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Earlier this month, Foreign Affairs Minister Chrystia Freeland co-hosted a conference on media freedom in London with her then British counterpart Jeremy Hunt. As an ex-journalist herself, Ms. Freeland expressed a deep commitment to ensuring those who exercise her former profession are able to do their job, free of intimidation, coercion or government interference.

“We need to fight for the complexity of democratic truth rather than the beguiling simplicity of authoritarian rhetoric,” she said then.

Few files facing Ms. Freeland in her current job are as complex as managing Canada’s strained relationship with China. In recent months, Canadians have witnessed a dangerous escalation in tensions as China shows, in no uncertain terms, to what lengths it will go when matters do not go its way. Its arbitrary detention of two Canadians in China – following the December arrest of telecoms giant Huawei’s chief financial officer, Meng Wanzhou, on a U.S. extradition warrant in Vancouver – has opened plenty of Canadian eyes to Beijing’s disregard for the rule of law. China appears determined to make Canada suffer, if only as an example for the rest of the world.

For Prime Minister Justin Trudeau’s government, which came to office blissfully naive about China’s darker side, the Meng affair has constituted a baptism of fire in realpolitik. It has been scrambling for months without any apparent China strategy, other than enlisting the United States and other allies to do our bidding for us and get the Liberals out of this mess.

Preferably before the October election. Conservative Leader Andrew Scheer has taken direct aim at Mr. Trudeau’s handling of this file, while foreign-policy experts have questioned whether senior staff at Global Affairs have enough “China competence” to deal with the Communist government in Beijing. The meltdown in relations has become a big domestic political problem for the Liberals, as Canada’s meat and canola farmers are shut out of the Chinese market.

Criticism of the Liberals’ handling of relations with China is entirely fair game. Canadians deserve a clear-eyed picture of the crisis that is unfolding and their government’s handling of it. Providing that picture is largely the media’s job, informed by China experts and former diplomats. That’s how it works in a democracy. And the Chinese should know that.

So the idea that a senior bureaucrat in Global Affairs would ask former Canadian ambassadors to China to contact the department in advance of making public comments about Canada-China relations should send a chill down the spines of all Canadians. Yet, that is what just happened with ex-China ambassador David Mulroney, through a call from associate deputy minister Paul Thoppil. Another former ambassador, Guy Saint-Jacques, got a similar call. Both ex-diplomats have been frequent commentators on the Canada-China file.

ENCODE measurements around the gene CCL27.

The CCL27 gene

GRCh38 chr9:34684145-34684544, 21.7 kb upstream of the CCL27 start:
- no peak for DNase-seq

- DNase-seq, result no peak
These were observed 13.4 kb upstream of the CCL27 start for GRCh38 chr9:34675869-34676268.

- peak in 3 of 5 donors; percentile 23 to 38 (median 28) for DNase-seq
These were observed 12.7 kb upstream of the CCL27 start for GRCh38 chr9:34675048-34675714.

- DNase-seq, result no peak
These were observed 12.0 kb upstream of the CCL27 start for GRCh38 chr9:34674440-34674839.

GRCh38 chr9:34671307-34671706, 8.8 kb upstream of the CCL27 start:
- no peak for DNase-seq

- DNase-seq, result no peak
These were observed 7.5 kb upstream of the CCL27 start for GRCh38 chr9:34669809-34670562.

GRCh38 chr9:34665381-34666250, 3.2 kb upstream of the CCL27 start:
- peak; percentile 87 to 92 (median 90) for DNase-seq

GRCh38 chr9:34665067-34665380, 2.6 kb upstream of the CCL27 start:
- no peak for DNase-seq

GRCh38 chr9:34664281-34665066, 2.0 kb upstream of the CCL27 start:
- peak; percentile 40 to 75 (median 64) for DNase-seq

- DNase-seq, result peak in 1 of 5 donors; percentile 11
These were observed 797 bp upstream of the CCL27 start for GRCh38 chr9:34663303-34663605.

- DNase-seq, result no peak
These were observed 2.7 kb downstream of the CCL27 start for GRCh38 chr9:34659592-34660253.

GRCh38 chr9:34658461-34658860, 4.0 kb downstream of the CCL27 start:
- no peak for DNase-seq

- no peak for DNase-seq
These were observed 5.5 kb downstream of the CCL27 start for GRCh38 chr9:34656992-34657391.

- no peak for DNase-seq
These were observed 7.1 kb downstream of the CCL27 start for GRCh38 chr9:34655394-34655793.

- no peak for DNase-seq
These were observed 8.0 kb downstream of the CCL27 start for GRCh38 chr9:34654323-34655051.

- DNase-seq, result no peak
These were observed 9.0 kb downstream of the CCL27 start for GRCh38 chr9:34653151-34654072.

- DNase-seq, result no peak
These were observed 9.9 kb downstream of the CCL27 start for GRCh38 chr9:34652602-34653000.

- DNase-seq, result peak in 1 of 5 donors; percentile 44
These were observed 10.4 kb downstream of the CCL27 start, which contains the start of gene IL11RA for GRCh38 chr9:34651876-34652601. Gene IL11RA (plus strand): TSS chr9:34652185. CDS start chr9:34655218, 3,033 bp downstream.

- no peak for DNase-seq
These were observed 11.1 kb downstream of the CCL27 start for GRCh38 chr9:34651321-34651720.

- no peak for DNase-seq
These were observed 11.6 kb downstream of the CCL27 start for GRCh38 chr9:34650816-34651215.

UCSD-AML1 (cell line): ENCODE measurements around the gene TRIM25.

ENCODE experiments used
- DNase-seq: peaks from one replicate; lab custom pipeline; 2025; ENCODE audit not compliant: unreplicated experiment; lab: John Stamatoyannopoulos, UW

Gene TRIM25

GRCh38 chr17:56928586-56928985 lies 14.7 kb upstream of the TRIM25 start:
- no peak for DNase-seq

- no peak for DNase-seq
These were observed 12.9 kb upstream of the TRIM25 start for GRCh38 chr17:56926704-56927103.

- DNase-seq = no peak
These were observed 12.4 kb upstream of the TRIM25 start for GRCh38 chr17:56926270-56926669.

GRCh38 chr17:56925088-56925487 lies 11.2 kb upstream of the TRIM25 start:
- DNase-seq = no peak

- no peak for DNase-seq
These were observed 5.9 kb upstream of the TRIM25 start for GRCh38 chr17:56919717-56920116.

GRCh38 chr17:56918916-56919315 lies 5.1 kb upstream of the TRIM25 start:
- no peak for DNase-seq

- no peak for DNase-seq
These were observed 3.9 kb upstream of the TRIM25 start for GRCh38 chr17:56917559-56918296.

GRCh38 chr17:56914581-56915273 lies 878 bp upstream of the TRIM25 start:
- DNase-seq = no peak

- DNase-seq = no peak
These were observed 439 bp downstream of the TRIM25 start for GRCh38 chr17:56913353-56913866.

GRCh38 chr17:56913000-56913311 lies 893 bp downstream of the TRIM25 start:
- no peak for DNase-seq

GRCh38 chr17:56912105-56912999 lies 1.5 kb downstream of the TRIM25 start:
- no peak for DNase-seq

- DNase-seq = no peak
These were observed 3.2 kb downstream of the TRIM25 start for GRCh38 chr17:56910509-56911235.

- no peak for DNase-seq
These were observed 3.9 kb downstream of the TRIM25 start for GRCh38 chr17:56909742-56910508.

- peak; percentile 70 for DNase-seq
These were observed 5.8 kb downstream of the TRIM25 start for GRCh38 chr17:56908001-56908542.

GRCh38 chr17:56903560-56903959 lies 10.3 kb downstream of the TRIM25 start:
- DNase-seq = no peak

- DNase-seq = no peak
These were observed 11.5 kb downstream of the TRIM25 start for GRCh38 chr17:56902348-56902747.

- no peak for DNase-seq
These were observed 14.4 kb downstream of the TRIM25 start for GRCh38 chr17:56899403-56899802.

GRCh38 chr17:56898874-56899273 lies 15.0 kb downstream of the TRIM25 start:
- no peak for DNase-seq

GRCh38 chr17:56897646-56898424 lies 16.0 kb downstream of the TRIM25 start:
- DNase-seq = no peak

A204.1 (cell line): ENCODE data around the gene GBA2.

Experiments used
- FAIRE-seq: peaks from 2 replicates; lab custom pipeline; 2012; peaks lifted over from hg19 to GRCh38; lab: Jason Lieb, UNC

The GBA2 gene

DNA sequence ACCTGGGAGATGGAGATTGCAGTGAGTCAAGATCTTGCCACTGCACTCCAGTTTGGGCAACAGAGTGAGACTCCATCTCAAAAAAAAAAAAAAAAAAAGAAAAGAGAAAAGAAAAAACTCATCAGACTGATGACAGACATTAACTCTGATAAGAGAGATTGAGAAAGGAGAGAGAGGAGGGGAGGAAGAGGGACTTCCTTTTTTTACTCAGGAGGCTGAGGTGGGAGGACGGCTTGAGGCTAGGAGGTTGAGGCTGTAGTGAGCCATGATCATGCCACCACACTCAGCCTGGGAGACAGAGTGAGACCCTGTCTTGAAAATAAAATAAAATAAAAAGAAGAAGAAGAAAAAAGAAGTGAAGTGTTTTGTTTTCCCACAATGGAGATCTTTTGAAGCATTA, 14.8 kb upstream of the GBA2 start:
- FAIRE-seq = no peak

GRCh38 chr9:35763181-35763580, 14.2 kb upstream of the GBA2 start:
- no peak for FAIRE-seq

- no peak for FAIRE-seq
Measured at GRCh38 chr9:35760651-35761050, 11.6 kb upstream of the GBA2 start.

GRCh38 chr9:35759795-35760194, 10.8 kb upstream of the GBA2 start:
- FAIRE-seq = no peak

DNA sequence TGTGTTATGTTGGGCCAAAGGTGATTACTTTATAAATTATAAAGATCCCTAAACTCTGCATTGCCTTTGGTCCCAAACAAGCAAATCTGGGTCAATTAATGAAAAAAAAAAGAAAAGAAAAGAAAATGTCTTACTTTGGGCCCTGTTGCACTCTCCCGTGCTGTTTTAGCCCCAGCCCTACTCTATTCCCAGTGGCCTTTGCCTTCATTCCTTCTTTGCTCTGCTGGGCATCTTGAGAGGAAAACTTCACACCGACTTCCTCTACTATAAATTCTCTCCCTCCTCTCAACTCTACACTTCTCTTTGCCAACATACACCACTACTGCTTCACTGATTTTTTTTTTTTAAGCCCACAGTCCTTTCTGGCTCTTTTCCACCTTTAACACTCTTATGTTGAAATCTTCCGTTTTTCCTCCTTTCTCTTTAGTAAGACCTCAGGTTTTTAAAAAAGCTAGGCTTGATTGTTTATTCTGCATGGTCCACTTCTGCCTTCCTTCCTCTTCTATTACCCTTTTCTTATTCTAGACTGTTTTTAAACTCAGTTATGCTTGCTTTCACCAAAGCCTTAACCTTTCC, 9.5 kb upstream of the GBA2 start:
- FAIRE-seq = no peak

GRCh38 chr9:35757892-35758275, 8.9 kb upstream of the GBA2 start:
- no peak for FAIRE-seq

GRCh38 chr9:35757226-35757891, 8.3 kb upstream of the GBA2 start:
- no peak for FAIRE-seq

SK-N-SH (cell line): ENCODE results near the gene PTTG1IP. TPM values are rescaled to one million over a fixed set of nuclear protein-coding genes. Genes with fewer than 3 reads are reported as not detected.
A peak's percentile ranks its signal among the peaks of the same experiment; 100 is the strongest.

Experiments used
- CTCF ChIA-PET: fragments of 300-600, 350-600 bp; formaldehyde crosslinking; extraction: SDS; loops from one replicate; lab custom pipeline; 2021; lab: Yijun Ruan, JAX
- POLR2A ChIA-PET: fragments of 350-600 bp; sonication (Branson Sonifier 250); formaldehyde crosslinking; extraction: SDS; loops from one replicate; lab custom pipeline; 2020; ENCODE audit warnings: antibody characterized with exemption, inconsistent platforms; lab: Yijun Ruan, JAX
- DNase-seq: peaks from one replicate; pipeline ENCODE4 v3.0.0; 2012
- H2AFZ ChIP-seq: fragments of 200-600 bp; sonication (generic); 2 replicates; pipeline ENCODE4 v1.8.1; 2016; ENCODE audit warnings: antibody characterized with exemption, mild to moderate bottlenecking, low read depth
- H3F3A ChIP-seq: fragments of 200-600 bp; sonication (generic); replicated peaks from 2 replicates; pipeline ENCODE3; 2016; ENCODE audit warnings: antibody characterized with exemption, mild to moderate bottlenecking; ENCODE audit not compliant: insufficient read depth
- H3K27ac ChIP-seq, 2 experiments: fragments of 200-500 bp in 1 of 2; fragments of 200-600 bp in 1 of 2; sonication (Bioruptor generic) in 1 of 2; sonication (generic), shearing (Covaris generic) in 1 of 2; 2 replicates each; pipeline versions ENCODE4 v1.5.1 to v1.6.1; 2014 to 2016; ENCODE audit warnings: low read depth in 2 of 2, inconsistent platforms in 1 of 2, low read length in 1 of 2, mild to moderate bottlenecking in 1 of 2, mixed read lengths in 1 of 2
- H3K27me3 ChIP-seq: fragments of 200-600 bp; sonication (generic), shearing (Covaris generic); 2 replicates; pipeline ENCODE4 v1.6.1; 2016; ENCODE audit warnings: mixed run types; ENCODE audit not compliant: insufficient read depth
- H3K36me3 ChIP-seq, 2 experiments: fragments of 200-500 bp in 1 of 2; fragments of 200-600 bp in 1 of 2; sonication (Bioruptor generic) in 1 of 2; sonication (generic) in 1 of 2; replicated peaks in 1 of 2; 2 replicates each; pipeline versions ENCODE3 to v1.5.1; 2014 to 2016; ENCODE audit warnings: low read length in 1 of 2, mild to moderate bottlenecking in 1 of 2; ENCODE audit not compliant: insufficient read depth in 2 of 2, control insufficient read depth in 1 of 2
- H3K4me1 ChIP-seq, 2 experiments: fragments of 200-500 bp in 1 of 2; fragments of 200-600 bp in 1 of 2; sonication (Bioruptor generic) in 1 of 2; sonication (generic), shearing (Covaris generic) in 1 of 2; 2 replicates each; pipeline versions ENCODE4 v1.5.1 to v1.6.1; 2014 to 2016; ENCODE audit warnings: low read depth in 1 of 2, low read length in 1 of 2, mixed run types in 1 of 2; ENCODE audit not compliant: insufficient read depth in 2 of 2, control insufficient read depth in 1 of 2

The request made by Mr. Thoppil, apparently at the behest of the Prime Minister’s Office, appears unrelated to national security concerns or the fate of the two Canadians detained in China. Rather, according to Mr. Mulroney, Mr. Thoppil cited “this time of high tension” and the current “election environment” as the justification for his request.

“I have never heard of this happening before. Ever,” Carleton University foreign-policy expert Fen Hampson said. “I have occasionally heard from former diplomats that they were aware their public musings were not welcomed by officialdom, but they were never told to pre-clear their comments or public musings."

This was clearly an attempt by the Trudeau government to have two ex-ambassadors censor themselves. And it is highly unlikely that Mr. Thoppil would have taken such action without his boss, Ms. Freeland, knowing about it.

“This smacks of something you would expect to see in China or Cuba or Venezuela,” former Conservative foreign affairs minister Peter MacKay said, adding he never contemplated making such a request of ex-diplomats when he was in office, despite widespread criticism of his government. “We were criticized for muzzling scientists … but this is beyond the pale.”

University of British Columbia China expert Paul Evans said that, in the past, former diplomats generally exercised more discretion in commenting publicly on current government policy. But the old conventions have fallen by the wayside as former diplomats are sought out by the news media to shed light on foreign-policy developments. This may complicate the task of those currently in power, but it is silly to think this trend can or should be reversed.

“It’s not surprising that those in Ottawa managing the China file would want whole-of-country unity in confronting China,” Prof. Evans said. “And it’s equally obvious that some of the sharpest critics of government policy aren’t going to play along.”

Thank God for that. Canadian democracy is richer for it. And Canadians are better informed as a result. Ms. Freeland, of all people, should understand that.

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